“Not very…” Phil trailed off, cleared his throat. “Erm. Masculine.”

“You be as masculine as you want to be, baby,” Clint said. “You be whatever you want.” He paused, clearly considering his next words. “But Venezuela was the first time I saw you as, as really human. You were always something—someone up on a pedestal before that. Agent Badass. Do Not Touch.” And then he added, his voice still pitched low, his fingers squeezing lightly on Phil’s, “We’ve gotten a lot closer since then, too, and man am I happy about that.”

Phil squeezed back.

Clint smiled. “Good talk?”

Phil nodded. “Good talk.”


“Ohmygod ohmygod ohmygod,” Clint gasped, his fingers curling in Phil’s bedsheets. “Please, oh, please—”

Phil shushed him, one hand spread wide over Clint’s broad back, pushing him down into the mattress. Clint’s ass was tilted up to ease the angle on Phil’s other hand, his knees wide and bracing him on the bed, the very picture of debauched inhibition.

Phil spread three fingers and leaned down low over Clint’s back. “You ready for me?” he asked, his lips brushing Clint’s ear, his swollen tip brushing the backs of his own knuckles as he edged close into Clint’s crack. He recalled Clint’s phrasing from roughly four weeks prior and smirked. “For your first real-live dick?”

Clint huffed something into the pillow, unintelligible, and Phil tugged him lightly back by the hair. He’d discovered over the past couple weeks that Clint liked a firm hand, and lucky him, Phil was willing to provide one.

Clint took a deep breath. “If you don’t—unnnh—Phil, I’m, please I could really, I want—”

“Words, dear,” Phil murmured. “I’m not even inside you yet.” To prove his point, he pulled his fingers away, though he pressed his head lightly against Clint’s hole, admiring its dusky red tint against the golden down that ringed Clint’s entrance, made dark by the sweat and lube he’d been working in for the past, oh, forty minutes.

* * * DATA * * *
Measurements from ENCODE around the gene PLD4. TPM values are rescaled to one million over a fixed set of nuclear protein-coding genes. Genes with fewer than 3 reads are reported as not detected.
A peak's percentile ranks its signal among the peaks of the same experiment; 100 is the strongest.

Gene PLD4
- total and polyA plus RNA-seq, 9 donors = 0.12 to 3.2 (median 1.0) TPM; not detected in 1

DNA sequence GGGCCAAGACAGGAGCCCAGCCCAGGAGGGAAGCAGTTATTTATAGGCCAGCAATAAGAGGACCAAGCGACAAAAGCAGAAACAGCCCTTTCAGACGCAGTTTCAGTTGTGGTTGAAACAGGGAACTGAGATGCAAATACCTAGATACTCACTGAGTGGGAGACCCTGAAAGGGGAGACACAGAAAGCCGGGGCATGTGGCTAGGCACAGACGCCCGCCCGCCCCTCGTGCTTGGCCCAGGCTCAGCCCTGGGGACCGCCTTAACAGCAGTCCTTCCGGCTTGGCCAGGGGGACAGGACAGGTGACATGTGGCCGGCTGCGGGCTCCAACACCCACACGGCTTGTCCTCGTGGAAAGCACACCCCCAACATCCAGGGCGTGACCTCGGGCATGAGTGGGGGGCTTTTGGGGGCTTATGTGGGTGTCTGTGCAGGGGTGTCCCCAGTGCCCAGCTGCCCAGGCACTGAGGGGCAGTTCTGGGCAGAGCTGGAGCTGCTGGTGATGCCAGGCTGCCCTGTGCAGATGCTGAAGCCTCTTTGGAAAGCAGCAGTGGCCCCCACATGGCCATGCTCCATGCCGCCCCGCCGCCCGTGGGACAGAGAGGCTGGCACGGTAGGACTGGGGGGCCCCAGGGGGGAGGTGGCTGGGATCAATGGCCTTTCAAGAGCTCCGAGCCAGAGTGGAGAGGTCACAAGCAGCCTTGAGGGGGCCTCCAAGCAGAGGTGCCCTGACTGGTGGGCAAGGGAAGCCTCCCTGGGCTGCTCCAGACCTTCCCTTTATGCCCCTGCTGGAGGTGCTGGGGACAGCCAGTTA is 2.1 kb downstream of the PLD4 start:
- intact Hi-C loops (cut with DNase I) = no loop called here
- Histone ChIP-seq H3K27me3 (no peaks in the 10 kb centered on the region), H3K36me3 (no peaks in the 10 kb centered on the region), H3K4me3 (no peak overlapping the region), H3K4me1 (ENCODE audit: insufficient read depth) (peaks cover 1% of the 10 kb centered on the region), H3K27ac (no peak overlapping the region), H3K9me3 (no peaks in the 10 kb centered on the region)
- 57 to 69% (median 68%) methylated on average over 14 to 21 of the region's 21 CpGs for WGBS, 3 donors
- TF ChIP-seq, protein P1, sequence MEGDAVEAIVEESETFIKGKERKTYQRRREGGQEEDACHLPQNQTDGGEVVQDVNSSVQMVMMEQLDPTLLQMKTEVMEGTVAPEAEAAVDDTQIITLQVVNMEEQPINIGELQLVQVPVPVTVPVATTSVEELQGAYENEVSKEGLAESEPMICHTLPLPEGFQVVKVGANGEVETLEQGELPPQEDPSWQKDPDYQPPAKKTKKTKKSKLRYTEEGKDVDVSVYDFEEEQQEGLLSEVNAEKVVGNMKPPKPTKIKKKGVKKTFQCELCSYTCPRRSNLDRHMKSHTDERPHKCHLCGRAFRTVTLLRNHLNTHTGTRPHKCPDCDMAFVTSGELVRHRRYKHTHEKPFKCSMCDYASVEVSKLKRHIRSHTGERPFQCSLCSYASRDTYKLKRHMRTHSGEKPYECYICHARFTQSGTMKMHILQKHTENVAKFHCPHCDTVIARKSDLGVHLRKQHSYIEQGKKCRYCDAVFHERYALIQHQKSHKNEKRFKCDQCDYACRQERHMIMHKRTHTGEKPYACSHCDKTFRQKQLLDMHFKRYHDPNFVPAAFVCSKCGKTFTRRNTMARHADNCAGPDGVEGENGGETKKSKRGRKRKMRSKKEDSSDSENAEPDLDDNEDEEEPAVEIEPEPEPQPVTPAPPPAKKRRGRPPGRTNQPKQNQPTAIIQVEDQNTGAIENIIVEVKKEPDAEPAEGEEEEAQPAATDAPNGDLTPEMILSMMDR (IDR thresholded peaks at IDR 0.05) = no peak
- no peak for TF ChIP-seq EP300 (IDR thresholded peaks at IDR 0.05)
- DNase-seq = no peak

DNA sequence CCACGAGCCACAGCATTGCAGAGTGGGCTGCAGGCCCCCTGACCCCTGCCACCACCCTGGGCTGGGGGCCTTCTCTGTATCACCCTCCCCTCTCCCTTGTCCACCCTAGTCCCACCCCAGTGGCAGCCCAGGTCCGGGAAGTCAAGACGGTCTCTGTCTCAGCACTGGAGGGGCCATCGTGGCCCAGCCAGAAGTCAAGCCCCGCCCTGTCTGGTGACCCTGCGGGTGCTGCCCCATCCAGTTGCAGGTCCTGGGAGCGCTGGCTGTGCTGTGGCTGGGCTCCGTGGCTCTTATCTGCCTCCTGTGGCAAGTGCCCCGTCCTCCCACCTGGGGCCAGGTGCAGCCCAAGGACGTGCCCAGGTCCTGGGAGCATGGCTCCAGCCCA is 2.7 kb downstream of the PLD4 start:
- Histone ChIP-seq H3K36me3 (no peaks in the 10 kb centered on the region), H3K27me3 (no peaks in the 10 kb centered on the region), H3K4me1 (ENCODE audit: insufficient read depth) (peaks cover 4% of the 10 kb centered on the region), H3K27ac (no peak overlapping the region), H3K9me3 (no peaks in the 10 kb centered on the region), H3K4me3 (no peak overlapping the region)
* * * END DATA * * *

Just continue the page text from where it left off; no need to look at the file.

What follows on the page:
Clint whined and rocked back on his knees. “Goddamn it Phil, fuck me, c’mon, get inside me, I want you inside me, I—ahh!”

Phil twitched his hips forward another inch, pleased by Clint’s effusive reaction. The vise grip around his cockhead tightened, squeezing like nothing else could even come close. “Fuck,” he said under his breath—he wasn’t as composed as he’d been making Clint think he was, that was for damn sure. The urge to slam in, to take what Clint was offering—nearly impossible to resist.

But resist he did, opening his eyes wide to watch the slow slide in, the gleam of lube dripping down off his dick and onto Clint’s hanging, heavy balls, the way Clint writhed and squirmed under him, his mouth open and gasping on Phil’s pillow.

“You’re big,” Clint panted. “Oh god, I can feel every inch of you.”

Phil stilled. “You okay?”

Clint buried his face in the sheets. “Nuuhh, don’t stop, dammit Phil!” And he forced his ass backward, swallowing down another inch of Phil’s cock.

Phil broke, gasping out a stuttered breath as he shoved in the rest of the way. Clint wailed in pleasure as Phil began fucking him in earnest, the piston slick slide of his knob brushing along Clint’s insides, catching hard on each withdraw to rub over Clint’s prostate.

Phil leaned forward to plaster himself over his back, locking their fingers together on both sides of Clint’s head. He kissed messily at Clint’s spine, at his sweaty neck and hairline and shoulders, panting hard as a tight coil of heat started growing in his abdomen.

“You’re fucking beautiful,” he growled, his hips bucking in, out, in, out. “Clint, you’re something else, you’re perfect, you’re mine—”